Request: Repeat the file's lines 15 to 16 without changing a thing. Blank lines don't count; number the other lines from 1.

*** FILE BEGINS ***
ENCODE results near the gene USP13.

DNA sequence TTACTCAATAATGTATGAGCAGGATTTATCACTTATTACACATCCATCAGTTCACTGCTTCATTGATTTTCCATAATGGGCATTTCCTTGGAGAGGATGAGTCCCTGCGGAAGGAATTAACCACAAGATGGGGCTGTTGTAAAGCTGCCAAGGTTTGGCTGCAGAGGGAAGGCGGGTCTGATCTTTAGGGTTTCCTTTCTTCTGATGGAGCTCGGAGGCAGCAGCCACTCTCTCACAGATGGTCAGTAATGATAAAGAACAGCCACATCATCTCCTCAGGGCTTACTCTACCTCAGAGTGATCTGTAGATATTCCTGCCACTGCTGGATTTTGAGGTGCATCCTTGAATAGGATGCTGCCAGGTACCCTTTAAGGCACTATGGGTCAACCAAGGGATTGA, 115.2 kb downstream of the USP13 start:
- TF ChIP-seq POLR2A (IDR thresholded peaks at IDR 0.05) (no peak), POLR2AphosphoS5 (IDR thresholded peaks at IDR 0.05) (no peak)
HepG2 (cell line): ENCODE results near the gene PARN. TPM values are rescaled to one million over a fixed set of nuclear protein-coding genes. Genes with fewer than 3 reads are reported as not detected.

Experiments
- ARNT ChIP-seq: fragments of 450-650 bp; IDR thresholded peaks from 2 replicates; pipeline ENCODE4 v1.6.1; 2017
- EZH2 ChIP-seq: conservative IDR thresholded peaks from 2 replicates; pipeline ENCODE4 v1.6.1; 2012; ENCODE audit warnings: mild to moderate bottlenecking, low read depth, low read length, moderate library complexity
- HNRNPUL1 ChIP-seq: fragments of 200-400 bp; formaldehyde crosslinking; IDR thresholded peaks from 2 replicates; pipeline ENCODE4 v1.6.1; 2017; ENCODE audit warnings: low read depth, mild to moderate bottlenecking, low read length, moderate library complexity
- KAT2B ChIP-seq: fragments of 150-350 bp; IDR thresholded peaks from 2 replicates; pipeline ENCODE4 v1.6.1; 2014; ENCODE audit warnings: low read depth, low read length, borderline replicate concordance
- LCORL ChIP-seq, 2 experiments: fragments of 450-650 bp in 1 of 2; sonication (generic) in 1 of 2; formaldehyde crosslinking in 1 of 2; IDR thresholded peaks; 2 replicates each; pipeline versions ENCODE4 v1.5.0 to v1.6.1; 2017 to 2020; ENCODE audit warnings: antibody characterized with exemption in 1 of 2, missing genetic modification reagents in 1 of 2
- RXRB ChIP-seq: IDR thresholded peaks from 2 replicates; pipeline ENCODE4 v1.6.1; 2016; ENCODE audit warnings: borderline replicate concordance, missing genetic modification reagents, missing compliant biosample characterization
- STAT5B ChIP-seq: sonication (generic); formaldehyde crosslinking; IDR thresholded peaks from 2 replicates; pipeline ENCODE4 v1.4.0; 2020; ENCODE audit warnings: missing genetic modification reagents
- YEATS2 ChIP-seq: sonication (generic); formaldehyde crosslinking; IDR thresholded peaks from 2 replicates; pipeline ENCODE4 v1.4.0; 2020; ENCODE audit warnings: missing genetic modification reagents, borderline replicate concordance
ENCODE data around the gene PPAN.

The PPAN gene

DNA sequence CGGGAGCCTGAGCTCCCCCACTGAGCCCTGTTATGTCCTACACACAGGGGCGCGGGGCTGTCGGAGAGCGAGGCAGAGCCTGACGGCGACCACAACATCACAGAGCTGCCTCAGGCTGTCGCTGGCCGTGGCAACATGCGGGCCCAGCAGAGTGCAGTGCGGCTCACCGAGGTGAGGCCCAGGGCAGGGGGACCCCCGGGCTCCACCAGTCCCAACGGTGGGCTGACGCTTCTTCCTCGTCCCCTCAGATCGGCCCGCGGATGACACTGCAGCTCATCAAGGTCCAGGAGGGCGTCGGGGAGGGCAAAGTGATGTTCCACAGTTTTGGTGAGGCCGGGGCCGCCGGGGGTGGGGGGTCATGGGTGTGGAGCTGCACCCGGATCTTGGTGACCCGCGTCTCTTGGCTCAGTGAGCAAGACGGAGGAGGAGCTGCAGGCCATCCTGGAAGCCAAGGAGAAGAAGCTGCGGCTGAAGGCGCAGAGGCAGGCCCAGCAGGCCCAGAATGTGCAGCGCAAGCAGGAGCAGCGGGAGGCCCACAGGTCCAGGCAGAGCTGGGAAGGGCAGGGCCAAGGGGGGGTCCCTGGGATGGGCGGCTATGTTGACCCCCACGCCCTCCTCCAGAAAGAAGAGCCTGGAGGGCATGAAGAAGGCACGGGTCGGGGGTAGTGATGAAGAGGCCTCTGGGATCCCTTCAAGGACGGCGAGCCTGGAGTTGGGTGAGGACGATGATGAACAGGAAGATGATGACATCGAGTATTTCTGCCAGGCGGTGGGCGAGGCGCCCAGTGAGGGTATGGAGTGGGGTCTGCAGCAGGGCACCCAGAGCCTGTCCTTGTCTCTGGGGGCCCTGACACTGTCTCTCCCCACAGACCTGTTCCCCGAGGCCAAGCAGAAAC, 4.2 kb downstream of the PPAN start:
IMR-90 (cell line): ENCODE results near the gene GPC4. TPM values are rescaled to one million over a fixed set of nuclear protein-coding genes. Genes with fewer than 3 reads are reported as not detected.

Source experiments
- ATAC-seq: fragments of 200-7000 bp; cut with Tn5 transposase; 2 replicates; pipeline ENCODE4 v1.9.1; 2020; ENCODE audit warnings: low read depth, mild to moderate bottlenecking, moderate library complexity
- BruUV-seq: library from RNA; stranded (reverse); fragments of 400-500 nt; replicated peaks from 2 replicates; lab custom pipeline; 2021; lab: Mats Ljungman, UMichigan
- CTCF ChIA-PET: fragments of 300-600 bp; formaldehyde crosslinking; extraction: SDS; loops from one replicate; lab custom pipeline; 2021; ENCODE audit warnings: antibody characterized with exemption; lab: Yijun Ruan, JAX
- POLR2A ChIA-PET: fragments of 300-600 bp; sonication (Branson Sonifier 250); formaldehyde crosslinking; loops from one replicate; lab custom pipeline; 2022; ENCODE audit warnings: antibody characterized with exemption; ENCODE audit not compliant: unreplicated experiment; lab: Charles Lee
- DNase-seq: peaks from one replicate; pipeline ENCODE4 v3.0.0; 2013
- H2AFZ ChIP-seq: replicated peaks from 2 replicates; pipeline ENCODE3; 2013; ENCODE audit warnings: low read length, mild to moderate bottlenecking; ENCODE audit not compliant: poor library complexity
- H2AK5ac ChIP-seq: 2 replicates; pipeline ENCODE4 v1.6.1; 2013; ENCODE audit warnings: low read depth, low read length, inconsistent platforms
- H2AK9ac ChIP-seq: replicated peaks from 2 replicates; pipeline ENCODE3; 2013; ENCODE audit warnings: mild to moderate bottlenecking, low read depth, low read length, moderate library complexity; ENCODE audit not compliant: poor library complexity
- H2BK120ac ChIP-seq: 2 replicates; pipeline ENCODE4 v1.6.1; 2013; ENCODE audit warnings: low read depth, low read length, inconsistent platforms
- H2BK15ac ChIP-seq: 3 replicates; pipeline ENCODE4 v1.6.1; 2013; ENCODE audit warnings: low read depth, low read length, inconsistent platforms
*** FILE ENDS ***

The PPAN gene

DNA sequence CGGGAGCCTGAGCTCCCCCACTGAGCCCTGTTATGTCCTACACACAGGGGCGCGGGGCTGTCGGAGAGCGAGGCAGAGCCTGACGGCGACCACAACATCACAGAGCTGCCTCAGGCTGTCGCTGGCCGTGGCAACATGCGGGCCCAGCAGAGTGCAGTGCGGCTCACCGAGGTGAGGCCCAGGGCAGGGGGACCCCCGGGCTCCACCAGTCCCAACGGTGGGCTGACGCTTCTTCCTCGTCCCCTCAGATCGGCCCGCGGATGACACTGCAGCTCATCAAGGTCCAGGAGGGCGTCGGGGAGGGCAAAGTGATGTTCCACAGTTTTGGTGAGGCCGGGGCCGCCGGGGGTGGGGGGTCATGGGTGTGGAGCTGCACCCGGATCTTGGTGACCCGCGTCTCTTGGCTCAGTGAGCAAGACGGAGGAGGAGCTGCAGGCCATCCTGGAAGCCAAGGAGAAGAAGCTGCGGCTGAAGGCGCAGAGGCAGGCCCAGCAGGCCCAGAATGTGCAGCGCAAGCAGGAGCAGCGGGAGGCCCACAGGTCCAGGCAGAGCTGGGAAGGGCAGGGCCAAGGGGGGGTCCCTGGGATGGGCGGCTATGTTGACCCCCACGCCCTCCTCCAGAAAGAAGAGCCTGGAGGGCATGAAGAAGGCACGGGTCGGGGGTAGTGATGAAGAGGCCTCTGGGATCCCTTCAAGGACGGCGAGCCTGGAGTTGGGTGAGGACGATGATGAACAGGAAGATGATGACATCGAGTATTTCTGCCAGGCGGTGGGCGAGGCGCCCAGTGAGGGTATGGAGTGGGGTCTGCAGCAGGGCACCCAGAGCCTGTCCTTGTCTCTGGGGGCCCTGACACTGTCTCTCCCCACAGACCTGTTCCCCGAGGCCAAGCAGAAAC, 4.2 kb downstream of the PPAN start: